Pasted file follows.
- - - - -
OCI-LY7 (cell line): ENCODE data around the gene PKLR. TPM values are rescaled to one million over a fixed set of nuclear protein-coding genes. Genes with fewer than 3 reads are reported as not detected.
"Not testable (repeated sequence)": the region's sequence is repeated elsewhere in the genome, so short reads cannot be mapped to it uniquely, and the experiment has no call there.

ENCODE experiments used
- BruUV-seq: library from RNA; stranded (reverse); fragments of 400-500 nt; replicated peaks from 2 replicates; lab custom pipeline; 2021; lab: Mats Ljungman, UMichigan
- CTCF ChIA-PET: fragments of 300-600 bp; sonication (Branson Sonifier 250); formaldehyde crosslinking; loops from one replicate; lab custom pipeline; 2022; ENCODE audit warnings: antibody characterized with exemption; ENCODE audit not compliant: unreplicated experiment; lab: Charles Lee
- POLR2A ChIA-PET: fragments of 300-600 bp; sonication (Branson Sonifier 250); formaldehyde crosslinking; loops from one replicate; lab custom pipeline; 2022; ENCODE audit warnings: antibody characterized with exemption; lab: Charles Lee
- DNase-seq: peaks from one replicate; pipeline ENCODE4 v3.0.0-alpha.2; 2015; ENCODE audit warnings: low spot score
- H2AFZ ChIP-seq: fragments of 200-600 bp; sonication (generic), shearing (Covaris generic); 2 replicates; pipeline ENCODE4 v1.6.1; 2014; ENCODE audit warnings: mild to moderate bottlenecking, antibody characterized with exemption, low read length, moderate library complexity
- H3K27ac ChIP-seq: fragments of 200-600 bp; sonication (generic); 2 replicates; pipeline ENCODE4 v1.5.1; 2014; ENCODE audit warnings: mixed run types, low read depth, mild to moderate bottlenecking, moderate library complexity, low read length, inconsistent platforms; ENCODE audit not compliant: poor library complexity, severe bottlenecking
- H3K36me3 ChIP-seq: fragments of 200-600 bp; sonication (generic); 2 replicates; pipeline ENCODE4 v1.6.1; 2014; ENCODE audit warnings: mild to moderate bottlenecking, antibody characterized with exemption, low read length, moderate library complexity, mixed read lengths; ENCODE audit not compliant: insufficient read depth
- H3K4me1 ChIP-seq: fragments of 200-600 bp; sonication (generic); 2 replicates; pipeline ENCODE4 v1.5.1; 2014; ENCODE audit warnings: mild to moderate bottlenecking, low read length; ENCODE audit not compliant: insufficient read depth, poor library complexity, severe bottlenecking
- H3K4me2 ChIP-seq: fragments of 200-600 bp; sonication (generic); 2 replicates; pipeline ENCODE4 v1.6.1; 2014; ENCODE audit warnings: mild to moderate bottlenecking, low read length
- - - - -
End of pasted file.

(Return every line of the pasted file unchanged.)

OCI-LY7 (cell line): ENCODE data around the gene PKLR. TPM values are rescaled to one million over a fixed set of nuclear protein-coding genes. Genes with fewer than 3 reads are reported as not detected.
"Not testable (repeated sequence)": the region's sequence is repeated elsewhere in the genome, so short reads cannot be mapped to it uniquely, and the experiment has no call there.

ENCODE experiments used
- BruUV-seq: library from RNA; stranded (reverse); fragments of 400-500 nt; replicated peaks from 2 replicates; lab custom pipeline; 2021; lab: Mats Ljungman, UMichigan
- CTCF ChIA-PET: fragments of 300-600 bp; sonication (Branson Sonifier 250); formaldehyde crosslinking; loops from one replicate; lab custom pipeline; 2022; ENCODE audit warnings: antibody characterized with exemption; ENCODE audit not compliant: unreplicated experiment; lab: Charles Lee
- POLR2A ChIA-PET: fragments of 300-600 bp; sonication (Branson Sonifier 250); formaldehyde crosslinking; loops from one replicate; lab custom pipeline; 2022; ENCODE audit warnings: antibody characterized with exemption; lab: Charles Lee
- DNase-seq: peaks from one replicate; pipeline ENCODE4 v3.0.0-alpha.2; 2015; ENCODE audit warnings: low spot score
- H2AFZ ChIP-seq: fragments of 200-600 bp; sonication (generic), shearing (Covaris generic); 2 replicates; pipeline ENCODE4 v1.6.1; 2014; ENCODE audit warnings: mild to moderate bottlenecking, antibody characterized with exemption, low read length, moderate library complexity
- H3K27ac ChIP-seq: fragments of 200-600 bp; sonication (generic); 2 replicates; pipeline ENCODE4 v1.5.1; 2014; ENCODE audit warnings: mixed run types, low read depth, mild to moderate bottlenecking, moderate library complexity, low read length, inconsistent platforms; ENCODE audit not compliant: poor library complexity, severe bottlenecking
- H3K36me3 ChIP-seq: fragments of 200-600 bp; sonication (generic); 2 replicates; pipeline ENCODE4 v1.6.1; 2014; ENCODE audit warnings: mild to moderate bottlenecking, antibody characterized with exemption, low read length, moderate library complexity, mixed read lengths; ENCODE audit not compliant: insufficient read depth
- H3K4me1 ChIP-seq: fragments of 200-600 bp; sonication (generic); 2 replicates; pipeline ENCODE4 v1.5.1; 2014; ENCODE audit warnings: mild to moderate bottlenecking, low read length; ENCODE audit not compliant: insufficient read depth, poor library complexity, severe bottlenecking
- H3K4me2 ChIP-seq: fragments of 200-600 bp; sonication (generic); 2 replicates; pipeline ENCODE4 v1.6.1; 2014; ENCODE audit warnings: mild to moderate bottlenecking, low read length